By Kenric Ward | Watchdog.org Virginia Bureau
FREDERICKSBURG — Virginia is exempted from No Child Left Behind, but the state’s alternative leads to a “separate and unequal,” class of students, says a national academic expert who is critical of the Old Dominion’s new accountability regimen.
The state has not officially released results from the new math exam, which was administered last spring. But as Watchdog.org Virginia Bureau reported earlier this month, several school divisions are reporting sharply lower passage rates.
The exam is rigorous, and State Superintendent of Instruction Patricia Wright has repeatedly warned scores would be lower.
Indeed, preliminary reports of passage rates in the 60 percent range — down from 90-plus percent the year before — give a snarky alternate meaning to the state’s SOL (Standards of Learning) test.
“They’re holding kids to low expectations. Under this scheme, AMO has a lower level of proficiency than NCLB,” argues Biddle.
- Just 57 percent of African-American students are expected to pass the state math exam in 2016. (Up from a dismal 45 percent this year.)
- A mere 65 percent of Hispanic students are projected to pass the test. (Up from 52 percent.)
By contrast, 78 percent of white children and 89 percent of Asian-American students are ticketed to pass the same exam by 2016. This year, white and Asian-American passage rates were 68 percent and 82 percent, respectively, according to a state Department of Education report.
See a breakdown of DOE objectives by subgroup here.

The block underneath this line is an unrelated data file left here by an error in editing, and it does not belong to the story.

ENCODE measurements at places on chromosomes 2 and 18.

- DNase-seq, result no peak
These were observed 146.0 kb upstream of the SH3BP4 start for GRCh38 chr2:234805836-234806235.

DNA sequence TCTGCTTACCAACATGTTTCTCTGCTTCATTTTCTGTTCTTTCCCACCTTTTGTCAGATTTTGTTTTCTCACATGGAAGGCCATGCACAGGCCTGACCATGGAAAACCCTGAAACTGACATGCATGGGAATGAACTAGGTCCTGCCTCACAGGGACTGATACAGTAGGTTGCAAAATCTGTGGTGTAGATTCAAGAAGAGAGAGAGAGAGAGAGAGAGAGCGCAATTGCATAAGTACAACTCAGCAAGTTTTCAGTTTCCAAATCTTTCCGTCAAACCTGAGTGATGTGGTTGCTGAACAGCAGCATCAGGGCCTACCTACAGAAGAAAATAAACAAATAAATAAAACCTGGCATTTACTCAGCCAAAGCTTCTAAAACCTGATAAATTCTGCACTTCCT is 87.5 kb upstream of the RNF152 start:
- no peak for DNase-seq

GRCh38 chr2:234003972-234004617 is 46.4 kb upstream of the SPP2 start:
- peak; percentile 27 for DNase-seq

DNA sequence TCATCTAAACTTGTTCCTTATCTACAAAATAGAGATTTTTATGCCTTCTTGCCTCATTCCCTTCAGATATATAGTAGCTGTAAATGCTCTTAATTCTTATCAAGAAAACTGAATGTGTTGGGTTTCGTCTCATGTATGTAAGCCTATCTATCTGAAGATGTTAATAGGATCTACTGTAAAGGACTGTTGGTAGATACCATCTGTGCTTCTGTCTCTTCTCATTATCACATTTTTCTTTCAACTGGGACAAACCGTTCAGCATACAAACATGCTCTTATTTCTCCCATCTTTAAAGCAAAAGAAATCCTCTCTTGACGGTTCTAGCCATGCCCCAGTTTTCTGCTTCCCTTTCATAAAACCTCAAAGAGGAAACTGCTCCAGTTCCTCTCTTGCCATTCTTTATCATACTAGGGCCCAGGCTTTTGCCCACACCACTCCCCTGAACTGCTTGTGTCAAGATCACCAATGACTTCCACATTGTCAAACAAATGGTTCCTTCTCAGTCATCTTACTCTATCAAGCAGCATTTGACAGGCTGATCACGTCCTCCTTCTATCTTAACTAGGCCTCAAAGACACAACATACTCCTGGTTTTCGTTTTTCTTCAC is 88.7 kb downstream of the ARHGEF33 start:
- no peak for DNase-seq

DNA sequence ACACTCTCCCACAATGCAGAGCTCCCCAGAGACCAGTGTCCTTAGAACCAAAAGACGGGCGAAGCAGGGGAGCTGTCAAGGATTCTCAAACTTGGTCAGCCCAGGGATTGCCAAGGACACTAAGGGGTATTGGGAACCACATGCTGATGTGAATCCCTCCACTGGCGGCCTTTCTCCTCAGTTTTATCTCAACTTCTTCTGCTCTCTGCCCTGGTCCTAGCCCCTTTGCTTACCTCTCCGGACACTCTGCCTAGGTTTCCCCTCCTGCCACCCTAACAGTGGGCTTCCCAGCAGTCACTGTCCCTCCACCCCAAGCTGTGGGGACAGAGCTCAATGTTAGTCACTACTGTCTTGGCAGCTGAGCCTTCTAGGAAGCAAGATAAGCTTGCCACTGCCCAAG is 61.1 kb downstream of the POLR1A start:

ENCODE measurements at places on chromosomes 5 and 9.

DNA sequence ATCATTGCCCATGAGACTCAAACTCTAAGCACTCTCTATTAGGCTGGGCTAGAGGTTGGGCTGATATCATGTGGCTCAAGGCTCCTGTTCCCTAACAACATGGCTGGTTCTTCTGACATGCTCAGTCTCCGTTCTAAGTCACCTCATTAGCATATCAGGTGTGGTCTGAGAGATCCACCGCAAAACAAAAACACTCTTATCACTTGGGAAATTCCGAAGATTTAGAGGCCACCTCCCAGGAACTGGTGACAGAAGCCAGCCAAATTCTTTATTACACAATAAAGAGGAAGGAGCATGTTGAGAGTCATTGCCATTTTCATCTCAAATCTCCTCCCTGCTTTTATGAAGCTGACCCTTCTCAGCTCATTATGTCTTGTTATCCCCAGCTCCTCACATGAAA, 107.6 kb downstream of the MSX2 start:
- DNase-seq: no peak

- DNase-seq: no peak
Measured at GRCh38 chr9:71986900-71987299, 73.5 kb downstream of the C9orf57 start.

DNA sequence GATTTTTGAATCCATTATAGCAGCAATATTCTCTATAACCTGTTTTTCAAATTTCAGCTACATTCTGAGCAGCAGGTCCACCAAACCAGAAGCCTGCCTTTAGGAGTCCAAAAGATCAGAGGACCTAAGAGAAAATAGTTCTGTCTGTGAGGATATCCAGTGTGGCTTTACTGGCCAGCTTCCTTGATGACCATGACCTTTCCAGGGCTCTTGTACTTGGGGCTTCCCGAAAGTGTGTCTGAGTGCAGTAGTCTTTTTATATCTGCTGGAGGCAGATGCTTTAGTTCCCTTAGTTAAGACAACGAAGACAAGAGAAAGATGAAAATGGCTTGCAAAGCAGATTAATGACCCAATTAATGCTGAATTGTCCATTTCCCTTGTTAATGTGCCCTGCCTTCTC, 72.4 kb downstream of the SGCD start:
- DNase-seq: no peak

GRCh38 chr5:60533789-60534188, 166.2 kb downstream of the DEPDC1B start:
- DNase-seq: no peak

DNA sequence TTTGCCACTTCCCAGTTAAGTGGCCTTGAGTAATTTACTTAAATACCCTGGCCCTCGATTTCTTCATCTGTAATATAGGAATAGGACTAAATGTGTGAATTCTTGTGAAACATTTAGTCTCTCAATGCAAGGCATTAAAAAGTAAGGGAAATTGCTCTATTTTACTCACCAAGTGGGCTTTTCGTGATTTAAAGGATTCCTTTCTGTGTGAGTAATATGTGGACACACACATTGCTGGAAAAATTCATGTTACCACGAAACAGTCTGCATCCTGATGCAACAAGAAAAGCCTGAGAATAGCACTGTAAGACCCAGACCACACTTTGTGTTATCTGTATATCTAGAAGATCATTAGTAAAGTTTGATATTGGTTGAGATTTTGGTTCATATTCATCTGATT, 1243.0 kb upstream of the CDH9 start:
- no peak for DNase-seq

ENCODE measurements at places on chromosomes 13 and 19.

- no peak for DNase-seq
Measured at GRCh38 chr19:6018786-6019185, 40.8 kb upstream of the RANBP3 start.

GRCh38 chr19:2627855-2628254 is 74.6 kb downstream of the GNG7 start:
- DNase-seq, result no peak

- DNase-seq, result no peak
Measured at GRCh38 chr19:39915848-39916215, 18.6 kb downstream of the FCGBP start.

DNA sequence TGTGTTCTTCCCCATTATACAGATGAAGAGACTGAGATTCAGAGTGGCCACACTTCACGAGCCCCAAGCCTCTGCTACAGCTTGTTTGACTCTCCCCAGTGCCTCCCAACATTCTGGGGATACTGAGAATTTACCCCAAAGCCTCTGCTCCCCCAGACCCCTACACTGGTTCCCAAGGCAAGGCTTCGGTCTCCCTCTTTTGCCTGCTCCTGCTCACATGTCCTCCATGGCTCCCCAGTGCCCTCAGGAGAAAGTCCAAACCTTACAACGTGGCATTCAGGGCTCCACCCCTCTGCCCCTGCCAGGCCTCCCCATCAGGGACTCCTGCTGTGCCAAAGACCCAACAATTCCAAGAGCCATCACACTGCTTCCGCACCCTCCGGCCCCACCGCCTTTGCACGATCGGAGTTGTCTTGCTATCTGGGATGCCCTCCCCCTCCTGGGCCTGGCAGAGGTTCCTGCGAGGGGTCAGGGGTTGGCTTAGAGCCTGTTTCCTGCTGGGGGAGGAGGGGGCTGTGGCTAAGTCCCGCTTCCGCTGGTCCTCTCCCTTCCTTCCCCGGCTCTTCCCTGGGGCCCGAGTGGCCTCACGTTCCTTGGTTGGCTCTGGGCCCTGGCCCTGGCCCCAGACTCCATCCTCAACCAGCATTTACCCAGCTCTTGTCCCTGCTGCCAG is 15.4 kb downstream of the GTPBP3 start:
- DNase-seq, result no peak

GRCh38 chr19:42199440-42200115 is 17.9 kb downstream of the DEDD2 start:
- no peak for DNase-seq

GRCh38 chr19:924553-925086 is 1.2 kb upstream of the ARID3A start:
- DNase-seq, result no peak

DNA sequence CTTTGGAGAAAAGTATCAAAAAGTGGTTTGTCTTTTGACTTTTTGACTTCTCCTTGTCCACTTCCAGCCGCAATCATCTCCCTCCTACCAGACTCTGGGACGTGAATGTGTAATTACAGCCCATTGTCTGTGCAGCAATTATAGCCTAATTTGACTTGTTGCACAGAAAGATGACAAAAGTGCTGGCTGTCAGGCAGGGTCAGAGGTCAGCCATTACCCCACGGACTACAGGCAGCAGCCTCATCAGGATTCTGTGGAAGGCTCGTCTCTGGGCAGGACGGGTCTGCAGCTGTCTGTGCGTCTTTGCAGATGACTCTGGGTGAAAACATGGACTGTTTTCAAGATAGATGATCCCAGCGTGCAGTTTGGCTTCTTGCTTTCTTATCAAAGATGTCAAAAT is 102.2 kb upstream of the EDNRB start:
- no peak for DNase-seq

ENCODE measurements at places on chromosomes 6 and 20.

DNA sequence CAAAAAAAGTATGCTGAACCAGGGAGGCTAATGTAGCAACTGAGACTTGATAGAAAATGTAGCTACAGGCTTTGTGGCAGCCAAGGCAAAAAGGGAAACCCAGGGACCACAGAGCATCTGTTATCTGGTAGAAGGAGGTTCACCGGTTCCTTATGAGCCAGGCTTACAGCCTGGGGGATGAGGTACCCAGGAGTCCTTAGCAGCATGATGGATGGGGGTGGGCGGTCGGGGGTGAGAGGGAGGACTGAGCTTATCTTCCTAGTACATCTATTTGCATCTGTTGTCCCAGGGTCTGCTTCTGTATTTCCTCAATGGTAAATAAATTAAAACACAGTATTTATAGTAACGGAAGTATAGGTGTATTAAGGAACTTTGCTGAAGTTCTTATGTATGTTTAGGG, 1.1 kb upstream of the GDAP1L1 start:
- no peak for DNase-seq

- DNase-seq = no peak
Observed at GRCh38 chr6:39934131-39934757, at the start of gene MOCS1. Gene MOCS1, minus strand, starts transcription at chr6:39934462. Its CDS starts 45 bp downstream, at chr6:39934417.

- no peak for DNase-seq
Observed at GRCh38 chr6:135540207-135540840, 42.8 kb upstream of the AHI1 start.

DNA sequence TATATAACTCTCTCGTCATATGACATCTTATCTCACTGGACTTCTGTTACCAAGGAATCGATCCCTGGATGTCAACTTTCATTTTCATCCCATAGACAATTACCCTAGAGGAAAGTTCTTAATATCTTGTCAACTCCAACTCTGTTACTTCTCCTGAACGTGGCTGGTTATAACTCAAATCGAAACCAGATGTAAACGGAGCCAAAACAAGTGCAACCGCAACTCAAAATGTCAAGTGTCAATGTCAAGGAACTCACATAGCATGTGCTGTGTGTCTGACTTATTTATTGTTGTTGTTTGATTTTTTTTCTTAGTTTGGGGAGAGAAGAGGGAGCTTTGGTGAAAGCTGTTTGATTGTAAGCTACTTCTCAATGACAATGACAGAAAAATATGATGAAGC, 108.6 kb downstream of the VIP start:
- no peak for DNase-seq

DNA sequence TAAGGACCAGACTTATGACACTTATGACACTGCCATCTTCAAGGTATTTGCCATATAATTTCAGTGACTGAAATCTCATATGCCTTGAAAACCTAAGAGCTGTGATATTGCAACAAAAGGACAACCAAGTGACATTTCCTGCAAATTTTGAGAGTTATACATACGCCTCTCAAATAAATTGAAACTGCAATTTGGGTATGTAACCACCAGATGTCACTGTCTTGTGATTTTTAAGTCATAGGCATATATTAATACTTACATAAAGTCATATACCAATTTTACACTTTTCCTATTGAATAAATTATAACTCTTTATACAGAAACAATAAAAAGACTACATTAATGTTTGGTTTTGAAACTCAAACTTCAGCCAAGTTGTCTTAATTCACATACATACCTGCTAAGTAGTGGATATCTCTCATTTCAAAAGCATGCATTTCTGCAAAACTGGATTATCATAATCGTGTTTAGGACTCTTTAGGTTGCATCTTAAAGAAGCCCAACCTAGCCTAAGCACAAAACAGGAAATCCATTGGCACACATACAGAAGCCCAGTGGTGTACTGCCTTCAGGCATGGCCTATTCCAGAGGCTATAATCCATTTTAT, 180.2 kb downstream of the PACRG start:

Even with more rigorous exams, Virginia’s disparate racial expectations appear easier to meet than the federal NCLB standard, which calls for 100 percent of students to pass state exams by 2014.
Scholars and school officials have called the NCLB goal “unrealistic” or, more charitably, “aspirational” — and that prompted the U.S. Department of Education to begin granting waivers from its provisions, freeing more states to flex their own accountability programs.
“NCLB’s goal of 100 percent proficiency for all students by 2014 was silly ,and everyone knew it. Hence, all of the Obama administration’s waivers,” said Amber Winkler, chief researcher at the Thomas B. Fordham Foundation.
“The challenge now will be to ensure that we have rigorous yet realistic goals for all students.”
Wright said at a state Board of Education meeting last week she “wished our AMOs were higher, but we have a ways to go.” She predicted that future math scores will improve “exponentially.”
Virginia officials say the math standards “are based on student achievement on the rigorous new SOL tests, which were introduced last year and designed for the specific purpose of cutting in half the gap between Virginia’s lowest- and highest-performing schools.”
A new — and reportedly equally rigorous — reading exam debuts this fall.
The state Department of Education expects its new benchmarks will reduce gaps in reading and mathematics between schools performing at the 20th and 90th percentiles — overall and for each subgroup — over six years.
But Biddle, who is African-American, isn’t impressed with the effort.
By setting significantly lower passage-rate targets, he said, “Virginia is defining proficiency down. It is separate and unequal.”
Even at the end of the six-year improvement period, in which African-American and Hispanic students are anticipated to make double-digit gains in passage rates, both groups will score lower than whites and Asian-Americans today.
“So the (racial) gap really isn’t closing,” Biddle notes. “By holding kids to low expectations, it’s really a system for the schools” to meet AMO.
State Board of Education President David Foster counters that Virginia’s program would yield positive results.
“The commonwealth and school divisions are now able to focus federal resources on the schools most in need of reform while maintaining accountability for raising achievement in all schools through Virginia’s accreditation standards,” Foster said in a statement.